Sea-Run Brown Trout Fishing in Newfoundland
By Paul Smith
Where To Fish
Provides excellent fishing all season from February though October. Winter
fishing is especially good farther up the pond away from the saltwater.
Spring and summer fishing is best right out where the fresh water meets
Has a reputation for big trout. In the spring of 1998 a 19-pounder was taken
here, and trout over 10 pounds are relatively common. South River is also
a scheduled Atlantic salmon river.
This is a small but productive fishery on the south side of Conception Bay.
It accounts for its share of trout all through the season.
New Harbour River
This is a good early season river on the south side of Trinity Bay.
Quidi Vidi River:
This river flows out of Quidi Vidi Lake. Located right in the capital city
this river produces some fine sea trout.
Witless Bay River
Here's where the big ones swim. The Newfoundland record 28-pound fish
was taken here. Other world class fish, including a 24-pound specimen was
landed this spring by local, John Tobin and a 20.5-pounder taken by his brother,
Pat, in 1986.
This is a beautiful scheduled salmon river that also houses some big browns.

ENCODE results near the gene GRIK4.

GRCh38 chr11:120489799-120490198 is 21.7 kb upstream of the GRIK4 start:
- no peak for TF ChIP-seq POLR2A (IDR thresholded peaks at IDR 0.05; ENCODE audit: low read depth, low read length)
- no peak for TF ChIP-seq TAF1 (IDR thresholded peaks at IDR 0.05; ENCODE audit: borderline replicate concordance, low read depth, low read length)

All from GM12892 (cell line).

It's best fished in late summer and fall and is noted for excellent dry fly
Winter and Early Spring Fishing
For the more hardy of us, sea trout fishing begins in mid-winder (early February).
Survial suits and lined boots are typical attire. Be prepared to deal with ice
build-up on your rod guides.
Fishing this time of year is best around tidal estuaries. The tide has a big
influence on fishing success, but there is no general rule on whether rising or
falling tide is best. It varies from river to river.
Ice cover can make fishing im-possible at the beginning of February. Only limited places
are worth trying at this time. Watch for crowds. The locals know where the fish are.
The best flies in early season are small (#12 to #16) Black Silver Tips and Brown Hackles.
Both are very simple, easy-to-tie patterns. Weighting them with lead or a bead head is an
option. Other small nymph patterns, such as the Hare's Ear, and bead heads in olive, black
and brown will also work.
Late Spring and Early Summer
As the season progresses into early summer, fishing for sea-run browns more closely
resembles resident trout fishing. They can now be tempted to the surface for dry flies
such as small bugs or ordinary mayfly patterns. The early season wet flies will still work,
but are usually fished closer to the surface.
By this time, the trout will have re-located. In June and early July they tend to hold up
right where the rivers meet the sea (tidal tailwaters). You can get some excellent fishing
if you time the tide just right to hit that short, optimum period of ebbing between low and
rising tide. The tide will push in and out for about an hour before it becomes a fully rising
tide. Change flies often, and try different sizes. The fish can be very fussy. You might think
there isn't a fish in the water, but change from a #14 to a #16 and, bingo, you have a fish on.